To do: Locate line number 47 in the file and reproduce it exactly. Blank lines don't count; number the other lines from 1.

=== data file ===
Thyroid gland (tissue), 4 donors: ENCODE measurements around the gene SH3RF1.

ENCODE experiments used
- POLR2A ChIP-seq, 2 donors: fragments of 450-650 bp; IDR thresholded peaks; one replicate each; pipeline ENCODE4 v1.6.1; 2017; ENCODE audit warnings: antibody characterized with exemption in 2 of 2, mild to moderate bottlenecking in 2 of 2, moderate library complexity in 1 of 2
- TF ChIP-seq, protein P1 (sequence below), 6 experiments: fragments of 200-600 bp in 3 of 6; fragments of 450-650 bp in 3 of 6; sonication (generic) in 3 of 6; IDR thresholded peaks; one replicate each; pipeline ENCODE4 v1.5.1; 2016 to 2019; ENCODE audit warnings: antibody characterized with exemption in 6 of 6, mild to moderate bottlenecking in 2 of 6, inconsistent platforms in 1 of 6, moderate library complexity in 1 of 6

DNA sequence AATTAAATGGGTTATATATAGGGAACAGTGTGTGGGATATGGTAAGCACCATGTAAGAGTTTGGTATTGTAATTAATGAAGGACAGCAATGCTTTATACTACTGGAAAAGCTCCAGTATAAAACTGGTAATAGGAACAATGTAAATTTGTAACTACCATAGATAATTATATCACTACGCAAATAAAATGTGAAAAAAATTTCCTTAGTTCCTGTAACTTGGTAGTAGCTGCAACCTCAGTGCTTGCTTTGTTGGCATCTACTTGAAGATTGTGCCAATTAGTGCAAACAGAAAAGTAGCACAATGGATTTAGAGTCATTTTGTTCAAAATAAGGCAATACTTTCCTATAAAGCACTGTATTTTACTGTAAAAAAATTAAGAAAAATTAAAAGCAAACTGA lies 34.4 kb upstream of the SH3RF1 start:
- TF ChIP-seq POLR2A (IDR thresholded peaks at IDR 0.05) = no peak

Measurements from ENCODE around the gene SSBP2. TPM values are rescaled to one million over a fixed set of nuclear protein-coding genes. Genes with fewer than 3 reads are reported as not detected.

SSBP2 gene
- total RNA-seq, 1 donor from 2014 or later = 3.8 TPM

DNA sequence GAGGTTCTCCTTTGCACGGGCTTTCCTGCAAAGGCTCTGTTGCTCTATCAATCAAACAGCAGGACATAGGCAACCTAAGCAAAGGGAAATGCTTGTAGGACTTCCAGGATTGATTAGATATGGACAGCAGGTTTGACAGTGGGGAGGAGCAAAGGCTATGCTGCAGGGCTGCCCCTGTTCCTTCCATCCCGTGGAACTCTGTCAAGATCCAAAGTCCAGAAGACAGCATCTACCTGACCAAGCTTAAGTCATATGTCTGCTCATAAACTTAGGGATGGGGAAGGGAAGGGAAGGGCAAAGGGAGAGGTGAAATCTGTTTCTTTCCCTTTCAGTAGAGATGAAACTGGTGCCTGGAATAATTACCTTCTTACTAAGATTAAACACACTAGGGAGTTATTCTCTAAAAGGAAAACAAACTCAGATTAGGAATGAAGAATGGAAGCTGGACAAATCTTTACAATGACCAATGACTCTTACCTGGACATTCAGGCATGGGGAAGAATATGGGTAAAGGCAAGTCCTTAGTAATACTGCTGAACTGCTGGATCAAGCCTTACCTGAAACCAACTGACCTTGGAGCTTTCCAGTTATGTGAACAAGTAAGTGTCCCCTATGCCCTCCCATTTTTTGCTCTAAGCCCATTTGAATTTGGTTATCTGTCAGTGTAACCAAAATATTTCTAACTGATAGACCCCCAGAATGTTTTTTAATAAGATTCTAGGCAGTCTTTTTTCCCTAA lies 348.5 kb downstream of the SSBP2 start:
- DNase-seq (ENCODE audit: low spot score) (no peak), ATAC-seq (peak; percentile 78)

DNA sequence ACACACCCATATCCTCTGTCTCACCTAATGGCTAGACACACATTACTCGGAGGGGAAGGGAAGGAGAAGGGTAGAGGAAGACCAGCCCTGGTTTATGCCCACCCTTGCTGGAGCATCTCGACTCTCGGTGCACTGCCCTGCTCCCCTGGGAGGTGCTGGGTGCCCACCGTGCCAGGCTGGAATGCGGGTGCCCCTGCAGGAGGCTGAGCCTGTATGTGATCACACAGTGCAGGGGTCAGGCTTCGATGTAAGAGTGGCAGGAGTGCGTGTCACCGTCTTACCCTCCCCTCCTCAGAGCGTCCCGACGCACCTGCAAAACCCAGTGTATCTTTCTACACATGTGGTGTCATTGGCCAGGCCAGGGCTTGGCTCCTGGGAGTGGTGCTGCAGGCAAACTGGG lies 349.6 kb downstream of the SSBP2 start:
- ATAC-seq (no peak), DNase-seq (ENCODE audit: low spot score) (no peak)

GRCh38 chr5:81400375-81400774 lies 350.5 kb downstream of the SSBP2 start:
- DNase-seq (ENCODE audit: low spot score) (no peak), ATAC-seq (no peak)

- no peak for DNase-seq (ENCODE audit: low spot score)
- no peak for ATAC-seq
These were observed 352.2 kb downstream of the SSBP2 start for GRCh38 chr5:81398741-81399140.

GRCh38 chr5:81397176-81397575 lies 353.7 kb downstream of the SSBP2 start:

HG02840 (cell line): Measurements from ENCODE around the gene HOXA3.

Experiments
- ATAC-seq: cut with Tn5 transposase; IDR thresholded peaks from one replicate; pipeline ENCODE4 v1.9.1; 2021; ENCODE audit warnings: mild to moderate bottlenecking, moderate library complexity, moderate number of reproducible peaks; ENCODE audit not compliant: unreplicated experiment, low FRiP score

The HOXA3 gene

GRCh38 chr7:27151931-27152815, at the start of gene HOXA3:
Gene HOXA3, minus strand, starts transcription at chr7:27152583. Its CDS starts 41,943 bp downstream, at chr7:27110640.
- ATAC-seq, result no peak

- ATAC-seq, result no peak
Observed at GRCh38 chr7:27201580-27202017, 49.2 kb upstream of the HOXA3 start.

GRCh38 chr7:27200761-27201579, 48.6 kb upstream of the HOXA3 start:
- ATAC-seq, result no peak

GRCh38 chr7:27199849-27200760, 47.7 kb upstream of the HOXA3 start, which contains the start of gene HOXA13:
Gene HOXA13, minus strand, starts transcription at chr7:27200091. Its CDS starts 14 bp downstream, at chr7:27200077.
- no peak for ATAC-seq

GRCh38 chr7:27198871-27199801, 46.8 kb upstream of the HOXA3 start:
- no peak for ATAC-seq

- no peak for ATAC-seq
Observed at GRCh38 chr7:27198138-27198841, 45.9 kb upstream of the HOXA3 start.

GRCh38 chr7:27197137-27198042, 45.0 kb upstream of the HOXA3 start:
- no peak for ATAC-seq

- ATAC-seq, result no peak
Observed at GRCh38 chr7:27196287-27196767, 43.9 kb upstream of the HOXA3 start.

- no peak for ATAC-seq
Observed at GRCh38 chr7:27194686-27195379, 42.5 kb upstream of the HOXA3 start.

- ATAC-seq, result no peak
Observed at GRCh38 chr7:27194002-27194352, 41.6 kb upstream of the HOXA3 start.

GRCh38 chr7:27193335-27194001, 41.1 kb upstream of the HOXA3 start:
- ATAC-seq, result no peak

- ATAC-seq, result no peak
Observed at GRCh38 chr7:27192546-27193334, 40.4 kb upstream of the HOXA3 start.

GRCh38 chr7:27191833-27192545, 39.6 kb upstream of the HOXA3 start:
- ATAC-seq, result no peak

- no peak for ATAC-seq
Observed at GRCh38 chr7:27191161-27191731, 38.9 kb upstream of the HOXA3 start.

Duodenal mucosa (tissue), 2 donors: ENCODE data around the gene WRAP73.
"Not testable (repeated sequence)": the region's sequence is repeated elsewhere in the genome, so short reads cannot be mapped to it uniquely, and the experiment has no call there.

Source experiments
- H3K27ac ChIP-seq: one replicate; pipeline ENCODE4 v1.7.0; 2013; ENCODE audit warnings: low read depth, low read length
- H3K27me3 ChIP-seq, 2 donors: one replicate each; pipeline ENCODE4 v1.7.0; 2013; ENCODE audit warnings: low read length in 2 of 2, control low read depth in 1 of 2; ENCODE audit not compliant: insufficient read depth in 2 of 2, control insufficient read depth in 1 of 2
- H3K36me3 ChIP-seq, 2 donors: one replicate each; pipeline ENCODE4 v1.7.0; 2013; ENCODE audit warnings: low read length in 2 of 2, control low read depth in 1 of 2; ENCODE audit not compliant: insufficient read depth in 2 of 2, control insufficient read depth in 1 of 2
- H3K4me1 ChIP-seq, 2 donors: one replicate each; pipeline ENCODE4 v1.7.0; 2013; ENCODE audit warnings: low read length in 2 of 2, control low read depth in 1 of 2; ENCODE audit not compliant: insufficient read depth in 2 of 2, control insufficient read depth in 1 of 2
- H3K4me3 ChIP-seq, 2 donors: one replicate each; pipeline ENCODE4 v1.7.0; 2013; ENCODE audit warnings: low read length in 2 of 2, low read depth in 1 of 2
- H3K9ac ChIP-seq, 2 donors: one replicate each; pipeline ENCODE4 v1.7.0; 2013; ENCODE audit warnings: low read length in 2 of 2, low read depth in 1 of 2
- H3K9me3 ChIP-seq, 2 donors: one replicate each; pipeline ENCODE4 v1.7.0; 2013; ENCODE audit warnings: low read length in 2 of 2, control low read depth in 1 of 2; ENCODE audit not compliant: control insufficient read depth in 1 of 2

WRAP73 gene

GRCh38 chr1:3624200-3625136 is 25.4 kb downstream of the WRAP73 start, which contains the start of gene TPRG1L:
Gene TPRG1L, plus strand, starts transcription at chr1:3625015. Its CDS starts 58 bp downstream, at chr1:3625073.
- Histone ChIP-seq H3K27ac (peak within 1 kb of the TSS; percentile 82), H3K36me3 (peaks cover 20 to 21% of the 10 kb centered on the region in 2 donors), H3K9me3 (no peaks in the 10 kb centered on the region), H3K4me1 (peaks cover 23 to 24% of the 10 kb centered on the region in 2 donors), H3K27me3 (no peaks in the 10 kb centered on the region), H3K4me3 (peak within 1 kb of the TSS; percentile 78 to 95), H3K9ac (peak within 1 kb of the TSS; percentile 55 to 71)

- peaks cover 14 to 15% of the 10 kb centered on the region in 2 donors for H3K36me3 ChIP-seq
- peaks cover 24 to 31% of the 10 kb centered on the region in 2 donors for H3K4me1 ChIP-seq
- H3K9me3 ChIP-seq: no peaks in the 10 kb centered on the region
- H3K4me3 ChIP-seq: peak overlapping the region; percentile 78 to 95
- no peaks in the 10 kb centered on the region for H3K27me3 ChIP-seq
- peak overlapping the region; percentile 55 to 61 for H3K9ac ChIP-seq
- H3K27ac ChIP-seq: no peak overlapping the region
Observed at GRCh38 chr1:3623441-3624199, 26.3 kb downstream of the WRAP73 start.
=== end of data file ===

- ATAC-seq, result no peak